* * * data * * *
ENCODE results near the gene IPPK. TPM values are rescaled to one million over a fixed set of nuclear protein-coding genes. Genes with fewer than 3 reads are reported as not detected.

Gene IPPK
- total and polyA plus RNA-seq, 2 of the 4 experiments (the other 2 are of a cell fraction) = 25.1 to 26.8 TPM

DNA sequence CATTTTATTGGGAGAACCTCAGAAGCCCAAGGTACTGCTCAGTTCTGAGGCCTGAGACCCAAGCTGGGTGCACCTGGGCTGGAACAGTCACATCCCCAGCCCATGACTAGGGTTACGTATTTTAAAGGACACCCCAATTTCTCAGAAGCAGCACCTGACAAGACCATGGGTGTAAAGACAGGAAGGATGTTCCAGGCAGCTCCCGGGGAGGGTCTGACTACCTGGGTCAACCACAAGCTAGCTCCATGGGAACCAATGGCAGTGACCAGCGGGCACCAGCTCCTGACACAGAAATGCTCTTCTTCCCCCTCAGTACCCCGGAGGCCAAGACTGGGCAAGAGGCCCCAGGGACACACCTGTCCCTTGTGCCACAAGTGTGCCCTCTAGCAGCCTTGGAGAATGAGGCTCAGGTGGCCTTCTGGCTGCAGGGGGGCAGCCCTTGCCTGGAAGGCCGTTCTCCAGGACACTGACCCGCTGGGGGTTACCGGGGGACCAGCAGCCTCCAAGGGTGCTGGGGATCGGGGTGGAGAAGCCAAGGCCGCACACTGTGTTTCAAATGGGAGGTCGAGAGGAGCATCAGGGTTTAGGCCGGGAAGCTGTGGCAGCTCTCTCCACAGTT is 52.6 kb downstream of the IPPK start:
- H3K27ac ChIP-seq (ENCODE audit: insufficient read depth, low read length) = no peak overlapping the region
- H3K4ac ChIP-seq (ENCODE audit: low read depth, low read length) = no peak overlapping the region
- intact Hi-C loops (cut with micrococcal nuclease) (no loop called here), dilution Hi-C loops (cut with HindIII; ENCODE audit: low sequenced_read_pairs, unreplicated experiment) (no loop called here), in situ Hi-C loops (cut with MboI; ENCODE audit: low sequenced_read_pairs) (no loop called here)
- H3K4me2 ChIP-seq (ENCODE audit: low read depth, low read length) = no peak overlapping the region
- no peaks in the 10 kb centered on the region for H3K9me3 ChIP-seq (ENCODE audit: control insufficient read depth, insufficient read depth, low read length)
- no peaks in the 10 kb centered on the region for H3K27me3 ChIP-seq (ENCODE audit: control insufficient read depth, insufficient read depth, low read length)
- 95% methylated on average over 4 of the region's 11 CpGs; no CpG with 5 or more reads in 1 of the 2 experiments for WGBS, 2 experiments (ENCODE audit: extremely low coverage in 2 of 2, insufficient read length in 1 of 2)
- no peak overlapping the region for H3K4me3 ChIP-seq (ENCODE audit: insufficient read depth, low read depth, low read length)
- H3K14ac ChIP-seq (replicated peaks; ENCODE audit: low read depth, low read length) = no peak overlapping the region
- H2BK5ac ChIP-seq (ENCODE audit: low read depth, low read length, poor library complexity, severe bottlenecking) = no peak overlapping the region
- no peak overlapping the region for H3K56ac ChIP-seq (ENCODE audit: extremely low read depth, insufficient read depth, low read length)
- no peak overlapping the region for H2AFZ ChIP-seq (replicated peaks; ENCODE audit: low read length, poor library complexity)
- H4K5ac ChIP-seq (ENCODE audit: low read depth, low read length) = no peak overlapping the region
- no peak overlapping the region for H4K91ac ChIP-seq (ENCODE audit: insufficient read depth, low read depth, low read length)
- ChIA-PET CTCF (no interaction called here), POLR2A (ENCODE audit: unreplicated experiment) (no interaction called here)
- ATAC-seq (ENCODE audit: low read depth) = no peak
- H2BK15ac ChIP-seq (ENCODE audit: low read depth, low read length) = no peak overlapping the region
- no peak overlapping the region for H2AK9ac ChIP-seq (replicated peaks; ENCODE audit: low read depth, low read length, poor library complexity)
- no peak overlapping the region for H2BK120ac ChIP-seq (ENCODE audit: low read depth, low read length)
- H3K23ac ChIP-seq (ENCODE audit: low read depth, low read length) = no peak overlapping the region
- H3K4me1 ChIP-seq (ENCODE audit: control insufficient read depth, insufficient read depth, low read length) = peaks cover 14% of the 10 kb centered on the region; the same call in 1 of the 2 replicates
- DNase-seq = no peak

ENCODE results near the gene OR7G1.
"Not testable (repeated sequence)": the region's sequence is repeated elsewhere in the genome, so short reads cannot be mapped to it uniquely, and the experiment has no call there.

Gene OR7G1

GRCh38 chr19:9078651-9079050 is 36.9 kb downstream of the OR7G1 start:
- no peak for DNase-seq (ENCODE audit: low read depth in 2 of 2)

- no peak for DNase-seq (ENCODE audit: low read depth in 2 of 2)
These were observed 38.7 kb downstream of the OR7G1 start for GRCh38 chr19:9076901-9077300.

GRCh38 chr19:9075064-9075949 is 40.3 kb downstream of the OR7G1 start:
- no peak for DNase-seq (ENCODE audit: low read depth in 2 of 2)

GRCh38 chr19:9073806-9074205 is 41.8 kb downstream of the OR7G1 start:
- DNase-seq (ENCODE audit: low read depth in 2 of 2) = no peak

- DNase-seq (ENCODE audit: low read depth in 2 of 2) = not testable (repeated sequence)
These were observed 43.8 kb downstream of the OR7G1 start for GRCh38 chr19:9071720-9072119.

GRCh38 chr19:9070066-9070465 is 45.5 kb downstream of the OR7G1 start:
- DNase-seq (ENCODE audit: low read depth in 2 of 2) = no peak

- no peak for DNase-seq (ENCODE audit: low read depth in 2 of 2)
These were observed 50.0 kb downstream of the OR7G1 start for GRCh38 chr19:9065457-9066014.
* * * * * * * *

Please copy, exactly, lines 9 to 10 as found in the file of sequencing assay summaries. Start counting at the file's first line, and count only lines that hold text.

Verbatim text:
- no peaks in the 10 kb centered on the region for H3K9me3 ChIP-seq (ENCODE audit: control insufficient read depth, insufficient read depth, low read length)
- no peaks in the 10 kb centered on the region for H3K27me3 ChIP-seq (ENCODE audit: control insufficient read depth, insufficient read depth, low read length)